Popular Prize- win­ner!

Evergreen - - Contents - Peter Finch

In Oc­to­ber 1955, a month after com­mer­cial tele­vi­sion be­gan, my mother was the first per­son to win a car on a game show. I was 10- years- old, we lived in sleepy Ruis­lip and it was a fan­tas­tic mo­ment in my child­hood, which put the town on the map long be­fore Les­lie Thomas or the Rus­sian spies the Krogers!

My par­ents had tick­ets to go and watch Michael Miles’ Take Your Pick pro­gramme recorded and tele­vised from Associated- Red­if­fu­sion’s stu­dios at Wem­b­ley. Mother wore a dark blue evening gown to go and watch the show. Now peo­ple just wear jeans and t- shirts.

As the au­di­ence took their seats, it was usual for Michael Miles to look at his mon­i­tor as the cam­eras scanned the au­di­ence for prospec­tive con­tes­tants. He must have spot­ted her sit­ting to­wards the back. When Michael Miles first came onto the stage and asked who wanted to be on the show most peo­ple put up their hands. Fa­ther nudged Mother to do the same, which she did. She was wear­ing a pearl neck­lace at the time and Miles called out: “That lady in blue wear­ing the pearls.” She put her hand to her neck and he said: “Yes, that’s right, you!”

She went up with other con­tes­tants and went through the “Yes- No In­ter­lude”, with Alec Dane on the gong. The game was not to answer Miles’ ques­tions with a “yes” or “no”, nor to shake one’s head. Un­for­tu­nately, my mother failed, hav­ing said “Yes, that’s right,” to a ques­tion and was “gonged out” by Alec and missed out on her five bob prize ( 25p)! How­ever, she re­turned to the stage for the next ses­sion to answer three gen­eral knowl­edge ques­tions, some­thing she was good at, and she an­swered them all correctly.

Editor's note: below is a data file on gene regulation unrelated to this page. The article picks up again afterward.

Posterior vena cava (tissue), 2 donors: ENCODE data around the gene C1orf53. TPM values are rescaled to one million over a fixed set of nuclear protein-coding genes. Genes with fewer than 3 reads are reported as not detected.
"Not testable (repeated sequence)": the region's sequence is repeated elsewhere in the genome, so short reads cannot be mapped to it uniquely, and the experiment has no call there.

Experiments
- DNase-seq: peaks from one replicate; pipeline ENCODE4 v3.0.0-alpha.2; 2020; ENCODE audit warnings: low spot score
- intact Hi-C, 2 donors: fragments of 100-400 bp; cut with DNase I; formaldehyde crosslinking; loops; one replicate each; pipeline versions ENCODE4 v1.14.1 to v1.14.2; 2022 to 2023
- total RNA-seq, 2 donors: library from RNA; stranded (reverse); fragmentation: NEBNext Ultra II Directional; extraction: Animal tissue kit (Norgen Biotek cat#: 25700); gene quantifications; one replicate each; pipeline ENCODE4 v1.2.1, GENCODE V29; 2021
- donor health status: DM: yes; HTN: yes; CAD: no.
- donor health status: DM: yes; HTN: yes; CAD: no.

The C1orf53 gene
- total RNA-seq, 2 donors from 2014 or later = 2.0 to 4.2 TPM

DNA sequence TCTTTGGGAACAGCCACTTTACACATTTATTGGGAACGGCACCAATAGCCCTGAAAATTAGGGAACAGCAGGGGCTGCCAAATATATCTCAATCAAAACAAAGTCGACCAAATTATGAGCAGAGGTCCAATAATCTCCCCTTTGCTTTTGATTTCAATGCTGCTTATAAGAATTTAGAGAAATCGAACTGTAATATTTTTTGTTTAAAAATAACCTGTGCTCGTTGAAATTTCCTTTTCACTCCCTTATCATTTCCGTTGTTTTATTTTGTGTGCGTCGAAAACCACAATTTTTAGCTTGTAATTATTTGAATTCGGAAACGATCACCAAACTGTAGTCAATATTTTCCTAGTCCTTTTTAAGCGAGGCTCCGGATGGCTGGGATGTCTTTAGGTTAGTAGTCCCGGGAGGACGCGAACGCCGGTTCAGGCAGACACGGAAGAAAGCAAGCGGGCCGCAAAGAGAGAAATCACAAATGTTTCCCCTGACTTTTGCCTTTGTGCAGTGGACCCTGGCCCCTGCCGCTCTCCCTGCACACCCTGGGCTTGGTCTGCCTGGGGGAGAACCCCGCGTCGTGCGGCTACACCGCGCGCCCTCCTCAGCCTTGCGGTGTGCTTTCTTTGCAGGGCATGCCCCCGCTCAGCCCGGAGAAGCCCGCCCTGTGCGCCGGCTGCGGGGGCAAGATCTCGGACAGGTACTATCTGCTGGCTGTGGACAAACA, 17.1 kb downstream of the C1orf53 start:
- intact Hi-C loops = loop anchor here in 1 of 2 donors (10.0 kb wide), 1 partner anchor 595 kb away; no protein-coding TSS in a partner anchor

She chose the key to box num­ber five, as it was her lucky num­ber. She turned down the £ 8- 10s (£ 8.50) of­fered by Miles and he in­vited her to open the box. In­side was a brown paper par­cel marked “Box 13”. Miles then told her that there was a small card in­side say­ing that she had ei­ther won a tie- pin, or a brand new Ford Popular. The au­di­ence gasped! Mother was of­fered £ 20 to sell the box, but she turned down the of­fer.

Michael Miles told her she was to take the box home and come back the fol­low­ing week. Be­fore she left the stage, Ex- De­tec­tive Su­per­in­ten­dent Charles Vanstone ex­am­ined the box mak­ing sure it was prop­erly sealed with string and wax.

I was awake when my par­ents re­turned home that night and I lis­tened ex­cit­edly as Mother told me and my brother what had hap­pened. The pro­gramme had been recorded and was shown a few days later. Fol­low­ing its broad­cast our fam­ily ex­pe­ri­enced a de­gree of fame. We had many press re­porters com­ing round and I re­mem­ber the phone ring­ing and Mother ar­rang­ing for yet an­other re­porter to come to the house for an in­ter­view. We were even in the TV Times and she and I posed for a pho­to­graphic ses­sion in Ruis­lip High Street!

A week later Mother re­turned to the stu­dios, the box was ex­am­ined for tam­per­ing by the former CID of­fi­cer, and she was of­fered £ 50, which she turned down. After the show she brought the box back home again. Fi­nally, when she re­turned to the stu­dios for the last record­ing, I was al­lowed to go along and sat in the au­di­ence with Fa­ther. Mother was sit­ting be­hind us be­fore she went on the stage. Michael Miles asked the au­di­ence: “What will Mrs. Finch be do­ing tonight? Tak­ing the money, or open­ing the box?”

Even­tu­ally, Mother went on stage and was of­fered a fur­ther £ 100, which was a lot of money in those days, es­pe­cially for a tie- pin! Once again, she turned it down and Miles told her to, “Open the box.” She did and in­side was a card with the words: “You have won a Ford Popular.” She was asked to read this out and there were gasps and ap­plause from the au­di­ence. The cur­tains opened and there was the car, which would be de­liv­ered to our home.

Michael Miles hosted Take Your Pick from 1955 to 1968.

Lil­ian Finch and her fam­ily fea­tured in TV Times mag­a­zine.

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